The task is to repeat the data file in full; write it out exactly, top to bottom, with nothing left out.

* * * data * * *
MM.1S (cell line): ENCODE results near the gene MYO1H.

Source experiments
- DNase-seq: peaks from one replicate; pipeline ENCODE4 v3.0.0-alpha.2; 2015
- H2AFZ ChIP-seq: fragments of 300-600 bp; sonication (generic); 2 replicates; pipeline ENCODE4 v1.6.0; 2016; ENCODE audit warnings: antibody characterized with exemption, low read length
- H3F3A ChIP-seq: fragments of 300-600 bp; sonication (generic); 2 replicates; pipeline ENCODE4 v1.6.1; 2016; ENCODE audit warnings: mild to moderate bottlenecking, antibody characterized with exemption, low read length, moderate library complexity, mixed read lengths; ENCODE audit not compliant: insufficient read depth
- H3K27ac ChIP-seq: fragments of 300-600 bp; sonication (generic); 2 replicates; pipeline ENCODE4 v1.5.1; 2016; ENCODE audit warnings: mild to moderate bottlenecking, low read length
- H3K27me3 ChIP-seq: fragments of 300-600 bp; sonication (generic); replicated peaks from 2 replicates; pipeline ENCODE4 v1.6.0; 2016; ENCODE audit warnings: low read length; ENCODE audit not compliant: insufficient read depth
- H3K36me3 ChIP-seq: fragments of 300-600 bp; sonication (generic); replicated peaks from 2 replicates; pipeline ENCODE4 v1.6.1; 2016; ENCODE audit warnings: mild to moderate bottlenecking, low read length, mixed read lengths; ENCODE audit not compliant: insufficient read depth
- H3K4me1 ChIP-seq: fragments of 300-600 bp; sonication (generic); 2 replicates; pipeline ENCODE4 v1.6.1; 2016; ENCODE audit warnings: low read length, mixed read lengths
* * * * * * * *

MM.1S (cell line): ENCODE results near the gene MYO1H.

Source experiments
- DNase-seq: peaks from one replicate; pipeline ENCODE4 v3.0.0-alpha.2; 2015
- H2AFZ ChIP-seq: fragments of 300-600 bp; sonication (generic); 2 replicates; pipeline ENCODE4 v1.6.0; 2016; ENCODE audit warnings: antibody characterized with exemption, low read length
- H3F3A ChIP-seq: fragments of 300-600 bp; sonication (generic); 2 replicates; pipeline ENCODE4 v1.6.1; 2016; ENCODE audit warnings: mild to moderate bottlenecking, antibody characterized with exemption, low read length, moderate library complexity, mixed read lengths; ENCODE audit not compliant: insufficient read depth
- H3K27ac ChIP-seq: fragments of 300-600 bp; sonication (generic); 2 replicates; pipeline ENCODE4 v1.5.1; 2016; ENCODE audit warnings: mild to moderate bottlenecking, low read length
- H3K27me3 ChIP-seq: fragments of 300-600 bp; sonication (generic); replicated peaks from 2 replicates; pipeline ENCODE4 v1.6.0; 2016; ENCODE audit warnings: low read length; ENCODE audit not compliant: insufficient read depth
- H3K36me3 ChIP-seq: fragments of 300-600 bp; sonication (generic); replicated peaks from 2 replicates; pipeline ENCODE4 v1.6.1; 2016; ENCODE audit warnings: mild to moderate bottlenecking, low read length, mixed read lengths; ENCODE audit not compliant: insufficient read depth
- H3K4me1 ChIP-seq: fragments of 300-600 bp; sonication (generic); 2 replicates; pipeline ENCODE4 v1.6.1; 2016; ENCODE audit warnings: low read length, mixed read lengths